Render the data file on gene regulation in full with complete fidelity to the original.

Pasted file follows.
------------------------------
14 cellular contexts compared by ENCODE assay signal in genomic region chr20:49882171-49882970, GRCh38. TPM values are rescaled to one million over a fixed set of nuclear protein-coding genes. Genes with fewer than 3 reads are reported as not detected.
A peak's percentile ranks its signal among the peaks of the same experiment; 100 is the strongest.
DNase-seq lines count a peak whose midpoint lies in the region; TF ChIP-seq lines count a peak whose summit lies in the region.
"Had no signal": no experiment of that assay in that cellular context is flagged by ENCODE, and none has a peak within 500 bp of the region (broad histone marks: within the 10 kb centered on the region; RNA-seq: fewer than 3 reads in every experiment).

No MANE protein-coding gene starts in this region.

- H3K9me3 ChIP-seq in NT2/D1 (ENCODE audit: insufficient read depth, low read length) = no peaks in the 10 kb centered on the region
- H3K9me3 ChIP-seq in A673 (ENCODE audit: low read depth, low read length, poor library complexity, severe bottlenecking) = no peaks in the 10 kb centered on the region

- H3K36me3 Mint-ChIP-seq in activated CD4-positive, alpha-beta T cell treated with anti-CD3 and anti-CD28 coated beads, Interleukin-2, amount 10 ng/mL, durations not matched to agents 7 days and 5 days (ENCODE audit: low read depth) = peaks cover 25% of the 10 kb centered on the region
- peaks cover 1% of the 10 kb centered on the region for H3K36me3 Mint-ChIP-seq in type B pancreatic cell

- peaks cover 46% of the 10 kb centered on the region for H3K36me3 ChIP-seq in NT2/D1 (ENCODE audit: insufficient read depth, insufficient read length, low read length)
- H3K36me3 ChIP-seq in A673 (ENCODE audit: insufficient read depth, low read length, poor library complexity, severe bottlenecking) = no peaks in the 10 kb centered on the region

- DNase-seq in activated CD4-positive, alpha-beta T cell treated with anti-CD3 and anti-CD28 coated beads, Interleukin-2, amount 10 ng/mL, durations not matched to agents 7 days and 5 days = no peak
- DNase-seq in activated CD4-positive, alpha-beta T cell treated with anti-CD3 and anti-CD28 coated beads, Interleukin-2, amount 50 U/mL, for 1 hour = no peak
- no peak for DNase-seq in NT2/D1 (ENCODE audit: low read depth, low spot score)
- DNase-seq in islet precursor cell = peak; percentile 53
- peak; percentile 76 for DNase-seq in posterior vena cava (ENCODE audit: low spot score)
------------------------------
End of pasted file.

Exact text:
14 cellular contexts compared by ENCODE assay signal in genomic region chr20:49882171-49882970, GRCh38. TPM values are rescaled to one million over a fixed set of nuclear protein-coding genes. Genes with fewer than 3 reads are reported as not detected.
A peak's percentile ranks its signal among the peaks of the same experiment; 100 is the strongest.
DNase-seq lines count a peak whose midpoint lies in the region; TF ChIP-seq lines count a peak whose summit lies in the region.
"Had no signal": no experiment of that assay in that cellular context is flagged by ENCODE, and none has a peak within 500 bp of the region (broad histone marks: within the 10 kb centered on the region; RNA-seq: fewer than 3 reads in every experiment).

No MANE protein-coding gene starts in this region.

- H3K9me3 ChIP-seq in NT2/D1 (ENCODE audit: insufficient read depth, low read length) = no peaks in the 10 kb centered on the region
- H3K9me3 ChIP-seq in A673 (ENCODE audit: low read depth, low read length, poor library complexity, severe bottlenecking) = no peaks in the 10 kb centered on the region

- H3K36me3 Mint-ChIP-seq in activated CD4-positive, alpha-beta T cell treated with anti-CD3 and anti-CD28 coated beads, Interleukin-2, amount 10 ng/mL, durations not matched to agents 7 days and 5 days (ENCODE audit: low read depth) = peaks cover 25% of the 10 kb centered on the region
- peaks cover 1% of the 10 kb centered on the region for H3K36me3 Mint-ChIP-seq in type B pancreatic cell

- peaks cover 46% of the 10 kb centered on the region for H3K36me3 ChIP-seq in NT2/D1 (ENCODE audit: insufficient read depth, insufficient read length, low read length)
- H3K36me3 ChIP-seq in A673 (ENCODE audit: insufficient read depth, low read length, poor library complexity, severe bottlenecking) = no peaks in the 10 kb centered on the region

- DNase-seq in activated CD4-positive, alpha-beta T cell treated with anti-CD3 and anti-CD28 coated beads, Interleukin-2, amount 10 ng/mL, durations not matched to agents 7 days and 5 days = no peak
- DNase-seq in activated CD4-positive, alpha-beta T cell treated with anti-CD3 and anti-CD28 coated beads, Interleukin-2, amount 50 U/mL, for 1 hour = no peak
- no peak for DNase-seq in NT2/D1 (ENCODE audit: low read depth, low spot score)
- DNase-seq in islet precursor cell = peak; percentile 53
- peak; percentile 76 for DNase-seq in posterior vena cava (ENCODE audit: low spot score)